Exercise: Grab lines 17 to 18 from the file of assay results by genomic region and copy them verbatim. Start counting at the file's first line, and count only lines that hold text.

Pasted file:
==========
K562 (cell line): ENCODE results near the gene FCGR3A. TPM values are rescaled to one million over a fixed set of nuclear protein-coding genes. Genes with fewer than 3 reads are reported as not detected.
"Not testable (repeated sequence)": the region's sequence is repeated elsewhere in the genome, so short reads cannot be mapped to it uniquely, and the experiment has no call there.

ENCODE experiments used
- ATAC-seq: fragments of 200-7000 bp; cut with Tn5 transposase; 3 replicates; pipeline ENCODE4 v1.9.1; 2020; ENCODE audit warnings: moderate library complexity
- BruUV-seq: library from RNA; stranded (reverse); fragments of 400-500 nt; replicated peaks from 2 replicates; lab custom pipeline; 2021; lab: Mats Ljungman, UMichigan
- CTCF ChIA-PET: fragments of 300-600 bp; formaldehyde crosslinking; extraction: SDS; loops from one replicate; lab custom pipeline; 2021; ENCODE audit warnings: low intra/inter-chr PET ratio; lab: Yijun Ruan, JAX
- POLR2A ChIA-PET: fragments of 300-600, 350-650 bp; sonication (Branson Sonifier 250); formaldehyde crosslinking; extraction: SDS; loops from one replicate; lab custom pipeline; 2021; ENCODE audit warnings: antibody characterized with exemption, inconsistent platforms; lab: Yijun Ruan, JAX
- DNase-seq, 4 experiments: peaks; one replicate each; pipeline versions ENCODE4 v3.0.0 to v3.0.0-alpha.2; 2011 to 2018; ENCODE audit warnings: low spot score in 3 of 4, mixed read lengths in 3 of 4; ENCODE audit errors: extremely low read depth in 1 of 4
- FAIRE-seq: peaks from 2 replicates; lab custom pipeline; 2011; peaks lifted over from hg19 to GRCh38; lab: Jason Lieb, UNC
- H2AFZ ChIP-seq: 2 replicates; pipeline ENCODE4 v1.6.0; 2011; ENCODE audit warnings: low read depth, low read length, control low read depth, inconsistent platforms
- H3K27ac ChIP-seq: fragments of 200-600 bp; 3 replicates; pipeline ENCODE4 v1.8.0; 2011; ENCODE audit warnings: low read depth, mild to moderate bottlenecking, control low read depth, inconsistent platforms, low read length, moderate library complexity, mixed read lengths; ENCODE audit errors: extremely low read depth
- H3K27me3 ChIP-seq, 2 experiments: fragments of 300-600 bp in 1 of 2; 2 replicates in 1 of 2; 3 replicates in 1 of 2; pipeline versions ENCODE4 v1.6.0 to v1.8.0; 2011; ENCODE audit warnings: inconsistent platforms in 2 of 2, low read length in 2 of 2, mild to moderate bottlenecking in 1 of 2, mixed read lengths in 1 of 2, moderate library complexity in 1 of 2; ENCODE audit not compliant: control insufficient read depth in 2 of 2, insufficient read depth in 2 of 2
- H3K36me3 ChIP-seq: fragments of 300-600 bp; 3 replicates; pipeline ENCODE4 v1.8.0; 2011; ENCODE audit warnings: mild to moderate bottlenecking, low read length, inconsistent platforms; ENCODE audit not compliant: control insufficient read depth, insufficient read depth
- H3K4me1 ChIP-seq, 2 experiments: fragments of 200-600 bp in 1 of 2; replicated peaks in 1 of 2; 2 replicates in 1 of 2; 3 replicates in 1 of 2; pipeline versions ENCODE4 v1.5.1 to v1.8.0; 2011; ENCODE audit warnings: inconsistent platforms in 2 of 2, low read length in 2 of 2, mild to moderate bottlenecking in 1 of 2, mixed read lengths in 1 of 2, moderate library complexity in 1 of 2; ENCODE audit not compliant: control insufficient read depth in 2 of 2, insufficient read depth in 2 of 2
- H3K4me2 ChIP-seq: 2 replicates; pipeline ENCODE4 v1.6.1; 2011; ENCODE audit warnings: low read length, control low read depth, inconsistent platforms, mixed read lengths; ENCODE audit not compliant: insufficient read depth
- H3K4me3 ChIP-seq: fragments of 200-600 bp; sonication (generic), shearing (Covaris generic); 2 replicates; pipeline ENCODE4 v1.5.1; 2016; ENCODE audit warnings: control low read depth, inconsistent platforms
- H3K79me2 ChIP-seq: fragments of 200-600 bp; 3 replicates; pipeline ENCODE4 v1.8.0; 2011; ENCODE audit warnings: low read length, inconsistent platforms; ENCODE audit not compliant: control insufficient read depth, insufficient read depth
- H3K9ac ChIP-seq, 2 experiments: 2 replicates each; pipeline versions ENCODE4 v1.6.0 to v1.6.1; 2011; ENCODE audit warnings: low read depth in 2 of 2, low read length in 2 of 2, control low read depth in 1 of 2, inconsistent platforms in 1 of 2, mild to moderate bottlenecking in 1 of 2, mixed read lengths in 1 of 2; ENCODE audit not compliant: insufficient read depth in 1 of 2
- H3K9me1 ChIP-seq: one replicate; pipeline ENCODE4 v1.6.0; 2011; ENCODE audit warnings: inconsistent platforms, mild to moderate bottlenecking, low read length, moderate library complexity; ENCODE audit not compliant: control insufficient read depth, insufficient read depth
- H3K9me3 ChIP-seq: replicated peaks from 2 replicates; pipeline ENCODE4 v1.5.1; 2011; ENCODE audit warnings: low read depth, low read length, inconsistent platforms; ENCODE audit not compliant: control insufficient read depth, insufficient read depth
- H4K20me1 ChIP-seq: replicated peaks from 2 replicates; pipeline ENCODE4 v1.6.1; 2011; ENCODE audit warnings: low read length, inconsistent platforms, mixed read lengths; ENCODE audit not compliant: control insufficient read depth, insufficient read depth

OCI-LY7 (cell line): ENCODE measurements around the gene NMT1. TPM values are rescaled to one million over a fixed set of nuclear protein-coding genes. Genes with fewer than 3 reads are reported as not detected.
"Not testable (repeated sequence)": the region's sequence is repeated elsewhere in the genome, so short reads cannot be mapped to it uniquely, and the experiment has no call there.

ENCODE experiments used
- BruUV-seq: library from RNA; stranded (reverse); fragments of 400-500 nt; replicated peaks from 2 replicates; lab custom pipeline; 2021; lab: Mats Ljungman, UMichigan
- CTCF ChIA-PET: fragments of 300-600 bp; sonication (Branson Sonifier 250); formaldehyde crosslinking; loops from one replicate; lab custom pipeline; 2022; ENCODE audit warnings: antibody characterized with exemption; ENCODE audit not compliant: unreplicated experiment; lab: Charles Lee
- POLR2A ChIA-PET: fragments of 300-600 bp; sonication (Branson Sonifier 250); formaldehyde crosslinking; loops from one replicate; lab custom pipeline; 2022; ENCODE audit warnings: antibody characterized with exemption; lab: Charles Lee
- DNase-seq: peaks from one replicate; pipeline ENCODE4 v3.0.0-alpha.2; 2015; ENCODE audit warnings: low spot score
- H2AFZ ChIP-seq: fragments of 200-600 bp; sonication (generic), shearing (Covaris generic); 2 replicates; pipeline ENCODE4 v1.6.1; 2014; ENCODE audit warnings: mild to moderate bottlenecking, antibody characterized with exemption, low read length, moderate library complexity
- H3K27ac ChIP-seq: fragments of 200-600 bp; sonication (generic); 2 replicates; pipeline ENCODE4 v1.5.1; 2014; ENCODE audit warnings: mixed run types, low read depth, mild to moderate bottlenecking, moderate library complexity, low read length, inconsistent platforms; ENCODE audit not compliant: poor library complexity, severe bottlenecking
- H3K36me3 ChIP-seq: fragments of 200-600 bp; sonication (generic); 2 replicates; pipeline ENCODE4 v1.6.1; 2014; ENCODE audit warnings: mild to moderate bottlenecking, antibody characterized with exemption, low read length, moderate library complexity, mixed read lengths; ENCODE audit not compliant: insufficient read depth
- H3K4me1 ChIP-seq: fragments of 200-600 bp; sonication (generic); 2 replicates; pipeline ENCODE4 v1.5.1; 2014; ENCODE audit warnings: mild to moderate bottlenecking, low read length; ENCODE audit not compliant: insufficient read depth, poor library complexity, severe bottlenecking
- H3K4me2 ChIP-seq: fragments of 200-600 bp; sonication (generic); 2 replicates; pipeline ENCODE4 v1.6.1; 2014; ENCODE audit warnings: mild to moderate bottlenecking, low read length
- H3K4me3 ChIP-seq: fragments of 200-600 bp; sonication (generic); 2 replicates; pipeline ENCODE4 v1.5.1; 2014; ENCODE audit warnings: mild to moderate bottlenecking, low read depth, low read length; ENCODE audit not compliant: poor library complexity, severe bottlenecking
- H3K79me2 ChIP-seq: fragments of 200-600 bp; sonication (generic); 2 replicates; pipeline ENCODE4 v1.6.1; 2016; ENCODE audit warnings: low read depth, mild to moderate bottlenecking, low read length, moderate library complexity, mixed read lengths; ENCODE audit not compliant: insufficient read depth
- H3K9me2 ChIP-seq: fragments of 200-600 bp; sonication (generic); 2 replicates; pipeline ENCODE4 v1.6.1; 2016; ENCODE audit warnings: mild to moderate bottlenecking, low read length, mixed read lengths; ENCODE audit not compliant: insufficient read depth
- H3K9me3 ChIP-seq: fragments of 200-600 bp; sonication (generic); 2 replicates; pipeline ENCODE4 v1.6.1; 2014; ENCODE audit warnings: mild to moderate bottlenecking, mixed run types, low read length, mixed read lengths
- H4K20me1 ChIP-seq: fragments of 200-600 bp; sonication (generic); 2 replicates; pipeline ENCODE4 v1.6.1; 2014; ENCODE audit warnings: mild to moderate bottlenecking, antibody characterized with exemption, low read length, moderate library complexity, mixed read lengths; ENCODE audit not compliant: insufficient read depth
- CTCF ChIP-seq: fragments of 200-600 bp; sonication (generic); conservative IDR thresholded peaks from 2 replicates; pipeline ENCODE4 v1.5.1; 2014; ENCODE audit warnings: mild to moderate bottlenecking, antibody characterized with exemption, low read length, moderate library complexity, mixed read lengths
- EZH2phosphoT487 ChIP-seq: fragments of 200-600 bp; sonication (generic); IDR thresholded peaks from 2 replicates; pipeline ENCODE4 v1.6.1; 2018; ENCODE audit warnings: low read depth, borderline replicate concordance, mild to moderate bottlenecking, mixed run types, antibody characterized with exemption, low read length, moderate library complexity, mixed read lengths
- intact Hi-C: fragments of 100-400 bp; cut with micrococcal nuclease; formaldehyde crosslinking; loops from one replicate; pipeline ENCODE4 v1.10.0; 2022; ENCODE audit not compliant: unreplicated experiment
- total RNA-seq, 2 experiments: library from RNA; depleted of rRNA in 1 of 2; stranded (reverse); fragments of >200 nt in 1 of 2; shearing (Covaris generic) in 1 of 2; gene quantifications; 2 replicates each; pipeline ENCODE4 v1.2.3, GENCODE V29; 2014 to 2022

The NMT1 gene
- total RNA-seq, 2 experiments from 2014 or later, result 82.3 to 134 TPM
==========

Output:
- H3K79me2 ChIP-seq: fragments of 200-600 bp; 3 replicates; pipeline ENCODE4 v1.8.0; 2011; ENCODE audit warnings: low read length, inconsistent platforms; ENCODE audit not compliant: control insufficient read depth, insufficient read depth
- H3K9ac ChIP-seq, 2 experiments: 2 replicates each; pipeline versions ENCODE4 v1.6.0 to v1.6.1; 2011; ENCODE audit warnings: low read depth in 2 of 2, low read length in 2 of 2, control low read depth in 1 of 2, inconsistent platforms in 1 of 2, mild to moderate bottlenecking in 1 of 2, mixed read lengths in 1 of 2; ENCODE audit not compliant: insufficient read depth in 1 of 2